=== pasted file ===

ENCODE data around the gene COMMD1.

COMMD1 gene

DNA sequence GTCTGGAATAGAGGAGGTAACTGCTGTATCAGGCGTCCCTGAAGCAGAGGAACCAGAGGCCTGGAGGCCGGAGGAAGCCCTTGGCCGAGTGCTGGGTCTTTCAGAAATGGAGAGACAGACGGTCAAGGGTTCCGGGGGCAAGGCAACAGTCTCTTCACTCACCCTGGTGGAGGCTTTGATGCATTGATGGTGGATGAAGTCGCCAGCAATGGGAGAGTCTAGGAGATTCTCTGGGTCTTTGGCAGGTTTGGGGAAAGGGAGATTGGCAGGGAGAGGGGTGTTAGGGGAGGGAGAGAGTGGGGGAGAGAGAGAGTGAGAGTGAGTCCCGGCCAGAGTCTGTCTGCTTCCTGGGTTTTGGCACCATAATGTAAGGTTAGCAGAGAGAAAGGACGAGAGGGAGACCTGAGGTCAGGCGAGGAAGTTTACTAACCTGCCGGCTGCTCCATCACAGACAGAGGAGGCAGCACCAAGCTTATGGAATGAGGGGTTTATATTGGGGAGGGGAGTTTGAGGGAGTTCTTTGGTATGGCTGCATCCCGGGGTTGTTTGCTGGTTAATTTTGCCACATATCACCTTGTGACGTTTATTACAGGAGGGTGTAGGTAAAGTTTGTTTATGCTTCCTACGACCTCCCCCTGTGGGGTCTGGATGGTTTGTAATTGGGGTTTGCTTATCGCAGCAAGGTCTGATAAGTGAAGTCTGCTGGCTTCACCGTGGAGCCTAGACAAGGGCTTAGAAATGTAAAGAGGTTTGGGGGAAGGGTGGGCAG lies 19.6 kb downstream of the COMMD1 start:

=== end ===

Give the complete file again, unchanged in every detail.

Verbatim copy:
ENCODE data around the gene COMMD1.

COMMD1 gene

DNA sequence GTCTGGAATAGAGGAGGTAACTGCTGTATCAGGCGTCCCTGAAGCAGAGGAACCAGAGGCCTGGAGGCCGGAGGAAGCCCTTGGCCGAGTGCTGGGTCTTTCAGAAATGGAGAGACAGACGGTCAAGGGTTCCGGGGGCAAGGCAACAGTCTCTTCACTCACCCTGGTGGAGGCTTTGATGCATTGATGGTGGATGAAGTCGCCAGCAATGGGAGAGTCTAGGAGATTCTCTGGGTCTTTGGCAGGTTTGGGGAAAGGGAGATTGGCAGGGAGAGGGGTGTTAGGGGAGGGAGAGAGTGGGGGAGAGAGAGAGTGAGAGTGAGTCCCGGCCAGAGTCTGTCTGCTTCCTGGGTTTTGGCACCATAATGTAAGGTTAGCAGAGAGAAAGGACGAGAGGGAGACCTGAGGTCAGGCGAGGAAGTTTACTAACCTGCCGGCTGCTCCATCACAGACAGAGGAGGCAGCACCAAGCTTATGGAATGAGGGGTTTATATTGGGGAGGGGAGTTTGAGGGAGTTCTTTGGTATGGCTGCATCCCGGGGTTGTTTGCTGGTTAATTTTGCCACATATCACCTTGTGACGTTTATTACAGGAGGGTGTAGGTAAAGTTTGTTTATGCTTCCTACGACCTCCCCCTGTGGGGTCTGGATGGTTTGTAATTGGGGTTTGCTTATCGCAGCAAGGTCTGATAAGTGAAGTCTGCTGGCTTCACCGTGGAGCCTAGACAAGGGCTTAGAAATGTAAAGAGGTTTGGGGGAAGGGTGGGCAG lies 19.6 kb downstream of the COMMD1 start: